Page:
The case for letting first home buyers use super
First home buyers can only hope that official government discussions with New Zealand last week included details of how their first home buyers are allowed to access their KiwiSaver super accounts to assist with their purchase. For many Australians without access to parental help, being granted partial or full access to their compulsory super accounts provides their best chance to obtain a deposit to gain entry to the housing market.
The New Zealand scheme sets limits on the value of the house and income of the purchasers but for eligible applicants speeds up the process of building up a deposit. Even though Australian super funds may object to losing funds under management, the extensive coverage of compulsory super makes this an attractive, low-cost way to help first homebuyers.
The widespread availability and use of mortgage offset accounts provides an effective means to ensure that the money used as a house deposit is not lost to the super system if the house is sold. The money invested in the offset account would remain the property of the super fund and the only cost is that no earnings on the account would accrue to the super fund.
Instead, the income from the offset account would reduce the cost of servicing the mortgage and allow the purchasers to build up their equity. For the government the annual cost would be limited to the loss of the 15 per cent income tax that would otherwise be collected on super fund earnings.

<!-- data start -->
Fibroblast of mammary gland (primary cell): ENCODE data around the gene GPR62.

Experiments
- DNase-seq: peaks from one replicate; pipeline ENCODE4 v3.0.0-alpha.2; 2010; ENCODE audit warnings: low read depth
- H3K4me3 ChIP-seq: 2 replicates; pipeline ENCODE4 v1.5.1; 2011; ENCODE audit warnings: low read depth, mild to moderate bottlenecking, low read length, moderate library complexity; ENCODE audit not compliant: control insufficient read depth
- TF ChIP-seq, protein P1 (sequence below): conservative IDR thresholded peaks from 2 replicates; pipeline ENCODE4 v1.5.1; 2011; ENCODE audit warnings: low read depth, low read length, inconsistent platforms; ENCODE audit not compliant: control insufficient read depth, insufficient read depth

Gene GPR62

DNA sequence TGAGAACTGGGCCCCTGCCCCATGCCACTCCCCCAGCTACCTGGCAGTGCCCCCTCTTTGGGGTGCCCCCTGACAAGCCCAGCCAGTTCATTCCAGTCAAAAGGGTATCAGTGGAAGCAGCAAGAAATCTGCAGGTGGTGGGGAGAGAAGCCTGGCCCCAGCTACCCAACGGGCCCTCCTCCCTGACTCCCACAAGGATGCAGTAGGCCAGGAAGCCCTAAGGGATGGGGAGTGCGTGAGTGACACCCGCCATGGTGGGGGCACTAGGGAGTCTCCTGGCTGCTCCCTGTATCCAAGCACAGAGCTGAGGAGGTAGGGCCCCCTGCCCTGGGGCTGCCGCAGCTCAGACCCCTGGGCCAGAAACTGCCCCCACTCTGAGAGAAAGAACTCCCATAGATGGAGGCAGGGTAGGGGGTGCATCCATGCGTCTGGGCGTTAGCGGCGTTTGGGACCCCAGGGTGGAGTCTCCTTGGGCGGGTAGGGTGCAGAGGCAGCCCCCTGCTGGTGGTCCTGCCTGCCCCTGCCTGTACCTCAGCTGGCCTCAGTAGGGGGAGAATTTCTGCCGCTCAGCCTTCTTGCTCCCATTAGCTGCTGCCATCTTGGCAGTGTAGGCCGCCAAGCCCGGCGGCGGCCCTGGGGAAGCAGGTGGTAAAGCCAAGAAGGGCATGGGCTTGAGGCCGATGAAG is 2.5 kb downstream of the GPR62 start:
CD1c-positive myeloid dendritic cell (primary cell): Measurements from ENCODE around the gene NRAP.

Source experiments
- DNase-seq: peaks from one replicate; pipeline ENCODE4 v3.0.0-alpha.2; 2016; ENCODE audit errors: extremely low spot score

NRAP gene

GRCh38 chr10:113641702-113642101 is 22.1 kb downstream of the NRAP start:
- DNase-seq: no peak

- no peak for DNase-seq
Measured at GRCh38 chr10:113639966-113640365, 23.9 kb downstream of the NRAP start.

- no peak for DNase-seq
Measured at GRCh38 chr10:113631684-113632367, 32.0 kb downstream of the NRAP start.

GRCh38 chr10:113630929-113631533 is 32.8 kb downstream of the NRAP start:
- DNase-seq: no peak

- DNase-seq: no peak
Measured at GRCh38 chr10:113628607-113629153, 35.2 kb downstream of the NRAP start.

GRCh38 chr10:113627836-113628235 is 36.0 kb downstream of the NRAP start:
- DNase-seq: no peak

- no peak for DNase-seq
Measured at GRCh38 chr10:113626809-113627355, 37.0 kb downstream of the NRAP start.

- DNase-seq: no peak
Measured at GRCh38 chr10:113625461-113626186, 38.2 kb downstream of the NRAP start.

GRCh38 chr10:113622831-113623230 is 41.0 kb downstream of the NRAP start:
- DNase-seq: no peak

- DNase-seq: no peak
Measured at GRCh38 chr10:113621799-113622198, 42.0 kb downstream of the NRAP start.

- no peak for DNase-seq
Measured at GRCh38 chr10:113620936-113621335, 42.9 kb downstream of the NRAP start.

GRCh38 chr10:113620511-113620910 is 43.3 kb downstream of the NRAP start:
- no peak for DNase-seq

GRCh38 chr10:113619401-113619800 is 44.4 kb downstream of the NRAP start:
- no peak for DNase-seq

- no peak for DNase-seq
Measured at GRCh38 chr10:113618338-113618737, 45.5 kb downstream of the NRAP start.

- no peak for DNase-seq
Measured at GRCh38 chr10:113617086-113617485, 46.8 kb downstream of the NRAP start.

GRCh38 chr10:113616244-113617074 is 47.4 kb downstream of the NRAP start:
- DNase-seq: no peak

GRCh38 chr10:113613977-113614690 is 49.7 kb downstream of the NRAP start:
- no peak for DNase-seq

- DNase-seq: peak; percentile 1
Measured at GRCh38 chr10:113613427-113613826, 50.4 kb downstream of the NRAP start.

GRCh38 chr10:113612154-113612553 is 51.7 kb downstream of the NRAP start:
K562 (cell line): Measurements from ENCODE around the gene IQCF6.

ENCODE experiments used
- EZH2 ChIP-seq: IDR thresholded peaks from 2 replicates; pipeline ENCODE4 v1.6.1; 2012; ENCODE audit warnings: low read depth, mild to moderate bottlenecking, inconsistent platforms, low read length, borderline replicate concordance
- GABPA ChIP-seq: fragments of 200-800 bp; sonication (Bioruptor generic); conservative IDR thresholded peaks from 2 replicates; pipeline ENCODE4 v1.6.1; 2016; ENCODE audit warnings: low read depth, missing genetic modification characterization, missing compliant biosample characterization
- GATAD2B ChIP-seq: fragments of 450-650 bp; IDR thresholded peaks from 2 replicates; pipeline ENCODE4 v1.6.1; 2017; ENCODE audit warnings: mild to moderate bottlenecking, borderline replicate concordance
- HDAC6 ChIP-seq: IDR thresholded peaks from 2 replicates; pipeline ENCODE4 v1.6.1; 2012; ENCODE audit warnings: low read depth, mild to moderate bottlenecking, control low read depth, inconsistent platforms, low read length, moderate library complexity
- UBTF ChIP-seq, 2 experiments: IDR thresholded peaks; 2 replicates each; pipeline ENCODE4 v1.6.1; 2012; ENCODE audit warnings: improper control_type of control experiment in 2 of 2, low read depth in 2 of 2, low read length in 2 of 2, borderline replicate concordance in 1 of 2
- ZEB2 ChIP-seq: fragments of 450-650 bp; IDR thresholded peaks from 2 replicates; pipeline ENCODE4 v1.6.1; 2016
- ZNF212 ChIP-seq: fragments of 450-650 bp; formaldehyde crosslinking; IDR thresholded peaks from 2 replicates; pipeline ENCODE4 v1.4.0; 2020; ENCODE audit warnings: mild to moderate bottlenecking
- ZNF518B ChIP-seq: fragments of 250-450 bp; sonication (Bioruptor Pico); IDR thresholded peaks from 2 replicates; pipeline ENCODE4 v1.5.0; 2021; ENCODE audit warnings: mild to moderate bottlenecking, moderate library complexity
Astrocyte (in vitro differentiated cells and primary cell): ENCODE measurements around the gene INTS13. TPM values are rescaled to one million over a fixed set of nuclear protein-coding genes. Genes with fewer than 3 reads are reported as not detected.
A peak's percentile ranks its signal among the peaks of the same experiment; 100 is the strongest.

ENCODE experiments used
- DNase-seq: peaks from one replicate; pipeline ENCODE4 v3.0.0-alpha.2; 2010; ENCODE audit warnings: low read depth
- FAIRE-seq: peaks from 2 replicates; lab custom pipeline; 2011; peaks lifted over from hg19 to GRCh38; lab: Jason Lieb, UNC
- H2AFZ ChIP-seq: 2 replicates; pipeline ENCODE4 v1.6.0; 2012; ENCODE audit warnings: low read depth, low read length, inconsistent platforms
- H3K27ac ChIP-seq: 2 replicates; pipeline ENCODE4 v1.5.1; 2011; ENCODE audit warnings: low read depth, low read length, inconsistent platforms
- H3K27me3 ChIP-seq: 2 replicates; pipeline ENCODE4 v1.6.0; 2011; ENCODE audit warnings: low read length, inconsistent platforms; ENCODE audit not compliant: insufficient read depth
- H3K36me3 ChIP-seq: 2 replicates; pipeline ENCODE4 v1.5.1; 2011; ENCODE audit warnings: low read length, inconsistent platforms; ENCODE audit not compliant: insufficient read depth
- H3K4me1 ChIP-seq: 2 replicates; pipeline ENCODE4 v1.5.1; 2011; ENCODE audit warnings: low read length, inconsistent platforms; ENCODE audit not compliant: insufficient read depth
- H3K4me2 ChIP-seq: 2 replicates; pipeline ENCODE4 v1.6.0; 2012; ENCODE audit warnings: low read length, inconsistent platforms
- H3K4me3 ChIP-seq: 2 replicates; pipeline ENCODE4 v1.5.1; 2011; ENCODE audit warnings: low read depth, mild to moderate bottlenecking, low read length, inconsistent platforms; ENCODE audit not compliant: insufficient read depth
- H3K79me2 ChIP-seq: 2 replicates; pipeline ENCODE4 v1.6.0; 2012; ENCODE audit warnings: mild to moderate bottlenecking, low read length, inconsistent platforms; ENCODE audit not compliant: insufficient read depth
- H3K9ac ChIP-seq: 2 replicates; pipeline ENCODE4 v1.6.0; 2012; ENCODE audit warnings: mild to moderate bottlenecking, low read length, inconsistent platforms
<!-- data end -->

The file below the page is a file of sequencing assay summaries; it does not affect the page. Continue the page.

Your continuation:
Further safeguards could limit this cost to revenue by, for example, limiting use of the super fund mortgage offset account to a period of, say, ten years when inflation and mortgage repayments have built up the house owners' equity. Such an arrangement would increase the attractions of both compulsory and voluntary super for younger Australians.
Without assistance to achieve home ownership during working life the alternative for non-homeowners is to cash out their super tax-free after age 60 to purchase a home for retirement. Among other things, this is likely to increase the call on the age pension.
Proposals to alter negative gearing and capital gains tax arrangements do nothing to help first home buyers obtain a deposit and build wealth through property price appreciation. Increasing capital gains tax bills could indeed be counterproductive by reducing the incentive for investors to sell existing properties with the previous more favourable capital gains tax liability attached.
Capital gains tax liabilities can be avoided or deferred for many years by not selling and/or bequeathing the property to beneficiaries who don't sell. Increasing the supply of property and helping purchasers build up deposits are key elements in addressing Australia's current housing problems.